Lately, I’m re-writing and expanding a novella that some of you might have read before about a group of artists who are friends and lovers and circle in and out of each other’s lives. (Sound familiar?)
Anyway, I’m re-writing and adapting this story—which I love and hope to publish independently sometime in the fall—and there are a few things I changed from the original to expand it into a more complete novel.
Most of those things I really like. I love the expanded story lines for some of the characters, and I love the way I can delve into character’s thoughts and motivations more. I love the new setting and the new characters. And I made one big change to the timeline that I thought was the right thing to do because of some feedback.
It was suggested to me and made sense, so I twisted and turned it. I made it work for the story. I convinced myself it was the best thing to do, but it never really felt right. Something about it always put me off, but I stuck with it, and sent the first draft out to my pre-readers, some of whom hadn’t ever read the story before, even in novella form.
Guess what their biggest criticism was.
That’s right! That timeline shift that I worked so hard to convince myself was the best thing for the story was the first thing mentioned.
And that kind of makes me happy.
Because I think it’s a good lesson to learn about writing. It’s really important to listen to input from your readers. After all, it can be easy to write something you love, and not be able to see the places where it won’t make sense to your audience. You wrote it! You know the whole world and all the motivations and thoughts and feelings of all the characters. But your audience doesn’t, and that’s why feedback is so important.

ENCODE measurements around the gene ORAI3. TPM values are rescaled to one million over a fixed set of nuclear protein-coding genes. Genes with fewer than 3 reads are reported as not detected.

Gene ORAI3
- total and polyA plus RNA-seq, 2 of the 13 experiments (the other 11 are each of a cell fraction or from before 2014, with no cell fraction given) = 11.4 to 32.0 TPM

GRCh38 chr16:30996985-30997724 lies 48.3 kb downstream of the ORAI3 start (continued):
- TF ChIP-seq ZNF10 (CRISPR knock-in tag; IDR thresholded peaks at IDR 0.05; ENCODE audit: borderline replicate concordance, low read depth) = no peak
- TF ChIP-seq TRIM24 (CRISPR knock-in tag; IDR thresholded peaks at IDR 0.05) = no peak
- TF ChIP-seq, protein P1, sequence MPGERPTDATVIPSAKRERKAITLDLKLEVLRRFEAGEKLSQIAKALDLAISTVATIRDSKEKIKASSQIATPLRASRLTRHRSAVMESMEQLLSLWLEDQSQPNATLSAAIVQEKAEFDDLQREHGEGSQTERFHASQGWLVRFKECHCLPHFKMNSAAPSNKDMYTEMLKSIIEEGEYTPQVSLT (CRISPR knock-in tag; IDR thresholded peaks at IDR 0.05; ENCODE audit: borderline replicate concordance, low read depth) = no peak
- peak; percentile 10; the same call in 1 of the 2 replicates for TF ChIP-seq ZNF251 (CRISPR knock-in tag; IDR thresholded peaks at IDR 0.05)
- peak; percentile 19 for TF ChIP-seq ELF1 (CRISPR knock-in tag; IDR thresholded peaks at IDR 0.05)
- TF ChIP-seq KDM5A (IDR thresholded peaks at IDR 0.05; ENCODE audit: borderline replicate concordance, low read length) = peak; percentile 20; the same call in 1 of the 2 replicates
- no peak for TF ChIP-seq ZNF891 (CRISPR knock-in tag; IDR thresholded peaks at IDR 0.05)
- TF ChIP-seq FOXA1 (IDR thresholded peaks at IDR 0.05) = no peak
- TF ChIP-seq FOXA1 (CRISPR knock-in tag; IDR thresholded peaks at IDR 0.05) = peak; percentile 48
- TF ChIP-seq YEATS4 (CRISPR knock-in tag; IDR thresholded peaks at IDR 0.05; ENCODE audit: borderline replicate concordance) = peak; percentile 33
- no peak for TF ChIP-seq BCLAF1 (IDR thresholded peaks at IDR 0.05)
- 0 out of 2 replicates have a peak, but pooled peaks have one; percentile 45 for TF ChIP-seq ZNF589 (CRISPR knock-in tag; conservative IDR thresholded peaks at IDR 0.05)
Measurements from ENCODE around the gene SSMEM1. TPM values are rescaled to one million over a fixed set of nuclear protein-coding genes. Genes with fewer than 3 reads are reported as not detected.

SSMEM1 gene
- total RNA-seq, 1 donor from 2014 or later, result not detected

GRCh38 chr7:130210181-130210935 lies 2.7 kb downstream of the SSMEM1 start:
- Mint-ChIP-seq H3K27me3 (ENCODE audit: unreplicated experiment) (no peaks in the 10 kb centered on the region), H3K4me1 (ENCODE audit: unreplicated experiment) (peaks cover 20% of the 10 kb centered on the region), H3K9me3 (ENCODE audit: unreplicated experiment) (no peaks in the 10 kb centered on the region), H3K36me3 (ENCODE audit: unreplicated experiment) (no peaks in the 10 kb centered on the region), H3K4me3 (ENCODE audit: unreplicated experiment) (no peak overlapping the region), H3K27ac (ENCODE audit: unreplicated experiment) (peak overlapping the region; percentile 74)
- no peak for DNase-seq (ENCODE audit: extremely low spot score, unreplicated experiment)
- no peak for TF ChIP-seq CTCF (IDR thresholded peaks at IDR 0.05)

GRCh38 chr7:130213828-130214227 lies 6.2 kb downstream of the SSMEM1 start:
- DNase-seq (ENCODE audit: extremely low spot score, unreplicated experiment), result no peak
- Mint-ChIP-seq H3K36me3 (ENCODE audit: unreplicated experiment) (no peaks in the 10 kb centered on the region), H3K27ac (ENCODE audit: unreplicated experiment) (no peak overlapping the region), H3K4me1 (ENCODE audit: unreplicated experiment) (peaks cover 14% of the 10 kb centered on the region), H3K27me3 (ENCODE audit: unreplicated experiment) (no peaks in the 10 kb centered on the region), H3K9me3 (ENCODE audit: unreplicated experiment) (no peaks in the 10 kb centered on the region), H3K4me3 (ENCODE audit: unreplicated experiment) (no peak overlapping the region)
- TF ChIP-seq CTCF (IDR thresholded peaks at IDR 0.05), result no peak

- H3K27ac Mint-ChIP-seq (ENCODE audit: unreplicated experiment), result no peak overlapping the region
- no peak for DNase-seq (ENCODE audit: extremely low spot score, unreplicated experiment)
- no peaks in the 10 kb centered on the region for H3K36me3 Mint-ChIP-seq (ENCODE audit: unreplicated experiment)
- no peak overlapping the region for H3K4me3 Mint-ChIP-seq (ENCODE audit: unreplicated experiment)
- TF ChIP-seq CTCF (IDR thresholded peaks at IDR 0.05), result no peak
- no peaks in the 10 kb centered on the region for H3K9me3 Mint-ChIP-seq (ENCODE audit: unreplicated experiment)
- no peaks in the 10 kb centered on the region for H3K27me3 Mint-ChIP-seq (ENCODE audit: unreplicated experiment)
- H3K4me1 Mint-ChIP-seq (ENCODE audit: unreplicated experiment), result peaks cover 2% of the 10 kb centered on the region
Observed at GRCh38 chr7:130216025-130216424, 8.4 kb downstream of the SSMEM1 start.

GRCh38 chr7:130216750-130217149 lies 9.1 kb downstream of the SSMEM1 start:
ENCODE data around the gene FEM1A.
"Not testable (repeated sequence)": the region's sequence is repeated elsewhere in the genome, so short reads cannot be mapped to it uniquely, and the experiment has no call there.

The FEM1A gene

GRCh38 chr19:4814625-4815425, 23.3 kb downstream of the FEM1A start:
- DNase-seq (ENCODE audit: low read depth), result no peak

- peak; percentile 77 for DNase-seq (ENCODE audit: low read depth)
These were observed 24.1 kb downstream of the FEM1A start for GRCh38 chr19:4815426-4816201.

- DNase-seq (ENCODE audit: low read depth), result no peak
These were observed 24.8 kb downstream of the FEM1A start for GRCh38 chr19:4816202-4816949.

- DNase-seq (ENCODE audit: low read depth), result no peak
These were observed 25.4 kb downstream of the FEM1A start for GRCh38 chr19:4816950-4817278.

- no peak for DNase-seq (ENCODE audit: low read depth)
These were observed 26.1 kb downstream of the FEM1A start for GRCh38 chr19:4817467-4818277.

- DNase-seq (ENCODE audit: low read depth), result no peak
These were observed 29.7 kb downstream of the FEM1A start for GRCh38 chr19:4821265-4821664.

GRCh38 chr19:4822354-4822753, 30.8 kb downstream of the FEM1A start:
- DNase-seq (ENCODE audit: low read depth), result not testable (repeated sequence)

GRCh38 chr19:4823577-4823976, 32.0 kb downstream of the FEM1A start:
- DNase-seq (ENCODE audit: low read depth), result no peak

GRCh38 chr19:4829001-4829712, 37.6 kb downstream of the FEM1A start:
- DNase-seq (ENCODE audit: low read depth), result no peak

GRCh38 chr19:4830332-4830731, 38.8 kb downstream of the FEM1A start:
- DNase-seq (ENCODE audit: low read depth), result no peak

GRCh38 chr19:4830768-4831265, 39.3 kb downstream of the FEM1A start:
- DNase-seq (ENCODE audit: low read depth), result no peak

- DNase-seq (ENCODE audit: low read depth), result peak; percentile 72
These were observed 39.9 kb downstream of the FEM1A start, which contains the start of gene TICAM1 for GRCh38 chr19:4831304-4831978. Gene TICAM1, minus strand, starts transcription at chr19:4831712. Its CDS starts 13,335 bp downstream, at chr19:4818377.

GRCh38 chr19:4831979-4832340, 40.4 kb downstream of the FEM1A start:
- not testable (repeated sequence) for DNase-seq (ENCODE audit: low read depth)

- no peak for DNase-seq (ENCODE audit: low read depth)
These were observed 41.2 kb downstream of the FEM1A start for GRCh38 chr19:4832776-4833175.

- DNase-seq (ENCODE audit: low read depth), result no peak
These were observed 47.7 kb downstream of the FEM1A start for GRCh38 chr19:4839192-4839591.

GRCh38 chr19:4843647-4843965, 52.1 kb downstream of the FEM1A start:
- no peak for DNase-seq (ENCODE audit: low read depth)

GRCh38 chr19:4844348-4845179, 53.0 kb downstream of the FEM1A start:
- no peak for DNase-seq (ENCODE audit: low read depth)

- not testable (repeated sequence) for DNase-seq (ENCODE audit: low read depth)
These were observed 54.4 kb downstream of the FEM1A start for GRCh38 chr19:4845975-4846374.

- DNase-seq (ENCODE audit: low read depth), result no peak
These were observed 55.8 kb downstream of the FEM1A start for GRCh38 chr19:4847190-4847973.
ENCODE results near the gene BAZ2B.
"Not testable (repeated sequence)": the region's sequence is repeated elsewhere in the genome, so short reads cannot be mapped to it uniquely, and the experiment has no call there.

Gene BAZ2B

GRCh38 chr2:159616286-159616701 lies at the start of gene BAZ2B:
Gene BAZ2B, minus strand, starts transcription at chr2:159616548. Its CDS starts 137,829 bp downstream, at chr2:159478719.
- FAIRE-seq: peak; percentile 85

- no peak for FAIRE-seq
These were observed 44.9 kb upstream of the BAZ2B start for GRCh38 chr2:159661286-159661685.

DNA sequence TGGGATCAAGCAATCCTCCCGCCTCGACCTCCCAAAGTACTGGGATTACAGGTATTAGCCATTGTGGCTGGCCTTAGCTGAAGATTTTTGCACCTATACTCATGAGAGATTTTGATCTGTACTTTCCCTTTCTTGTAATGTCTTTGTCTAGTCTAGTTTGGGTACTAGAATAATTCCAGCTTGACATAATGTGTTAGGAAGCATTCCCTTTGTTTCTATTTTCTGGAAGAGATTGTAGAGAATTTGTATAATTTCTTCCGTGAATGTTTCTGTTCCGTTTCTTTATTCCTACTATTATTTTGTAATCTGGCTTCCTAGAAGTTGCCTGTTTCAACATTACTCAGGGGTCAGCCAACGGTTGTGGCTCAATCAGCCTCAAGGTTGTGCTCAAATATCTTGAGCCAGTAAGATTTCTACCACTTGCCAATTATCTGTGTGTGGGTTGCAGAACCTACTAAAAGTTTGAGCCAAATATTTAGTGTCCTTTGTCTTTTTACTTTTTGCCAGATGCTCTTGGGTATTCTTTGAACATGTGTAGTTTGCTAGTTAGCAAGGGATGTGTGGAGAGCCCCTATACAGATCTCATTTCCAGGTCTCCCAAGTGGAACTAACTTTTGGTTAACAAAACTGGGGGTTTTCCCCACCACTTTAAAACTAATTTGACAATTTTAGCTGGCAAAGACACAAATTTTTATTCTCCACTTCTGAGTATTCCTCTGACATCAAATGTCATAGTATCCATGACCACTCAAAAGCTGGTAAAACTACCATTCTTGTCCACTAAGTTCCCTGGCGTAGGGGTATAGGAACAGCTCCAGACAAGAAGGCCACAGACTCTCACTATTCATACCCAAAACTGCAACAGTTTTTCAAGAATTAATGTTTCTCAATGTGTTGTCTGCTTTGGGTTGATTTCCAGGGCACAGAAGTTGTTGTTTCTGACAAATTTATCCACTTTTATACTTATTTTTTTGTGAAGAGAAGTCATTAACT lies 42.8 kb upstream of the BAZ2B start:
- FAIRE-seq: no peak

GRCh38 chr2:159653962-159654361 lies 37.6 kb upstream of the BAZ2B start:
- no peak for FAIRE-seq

However, there are also times when you write something, and it just seems right, even if you can’t say exactly why. There is a certain instinct you develop about your characters and your stories, and sometimes that’s what you need to go with, even if it doesn’t seem ideal close-up.
Maybe it’s a mood thing, or a voice thing, or something I don’t even know how to label because I haven’t actually been writing that long, but it’s definitely there. (See the precise language in that sentence? That’s why they don’t pay me the big bucks.)
So what am I going to do?
I’m going to rewrite the timeline and put it back where it was.
Because in this case, I should have stuck with my first instinct. Gut feeling. Writer’s intuition, or whatever you want to call it. And now I know that when I’m re-writing something, and I have to convince myself over and over it’s the right thing to do, I should probably take a second look at that suggestion. And maybe just stick with the original.
Has there been a time when you’ve written something and revised it, but then wished later that you hadn’t? Why did you change it in the first place? Why wasn’t it the best choice? I’d love to hear your thoughts!